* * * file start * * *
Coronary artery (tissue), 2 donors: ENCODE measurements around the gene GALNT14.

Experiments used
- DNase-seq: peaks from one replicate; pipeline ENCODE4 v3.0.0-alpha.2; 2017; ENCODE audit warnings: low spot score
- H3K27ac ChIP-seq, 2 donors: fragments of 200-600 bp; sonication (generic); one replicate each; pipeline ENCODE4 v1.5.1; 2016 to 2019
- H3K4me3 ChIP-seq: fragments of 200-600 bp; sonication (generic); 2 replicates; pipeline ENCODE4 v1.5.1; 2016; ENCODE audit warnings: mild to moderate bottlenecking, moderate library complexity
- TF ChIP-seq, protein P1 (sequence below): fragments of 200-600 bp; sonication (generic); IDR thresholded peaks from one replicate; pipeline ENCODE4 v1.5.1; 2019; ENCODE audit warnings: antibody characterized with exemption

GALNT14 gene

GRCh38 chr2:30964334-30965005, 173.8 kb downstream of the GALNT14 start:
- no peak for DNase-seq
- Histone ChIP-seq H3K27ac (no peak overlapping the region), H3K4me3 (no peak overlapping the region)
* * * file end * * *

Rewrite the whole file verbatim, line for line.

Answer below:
Coronary artery (tissue), 2 donors: ENCODE measurements around the gene GALNT14.

Experiments used
- DNase-seq: peaks from one replicate; pipeline ENCODE4 v3.0.0-alpha.2; 2017; ENCODE audit warnings: low spot score
- H3K27ac ChIP-seq, 2 donors: fragments of 200-600 bp; sonication (generic); one replicate each; pipeline ENCODE4 v1.5.1; 2016 to 2019
- H3K4me3 ChIP-seq: fragments of 200-600 bp; sonication (generic); 2 replicates; pipeline ENCODE4 v1.5.1; 2016; ENCODE audit warnings: mild to moderate bottlenecking, moderate library complexity
- TF ChIP-seq, protein P1 (sequence below): fragments of 200-600 bp; sonication (generic); IDR thresholded peaks from one replicate; pipeline ENCODE4 v1.5.1; 2019; ENCODE audit warnings: antibody characterized with exemption

GALNT14 gene

GRCh38 chr2:30964334-30965005, 173.8 kb downstream of the GALNT14 start:
- no peak for DNase-seq
- Histone ChIP-seq H3K27ac (no peak overlapping the region), H3K4me3 (no peak overlapping the region)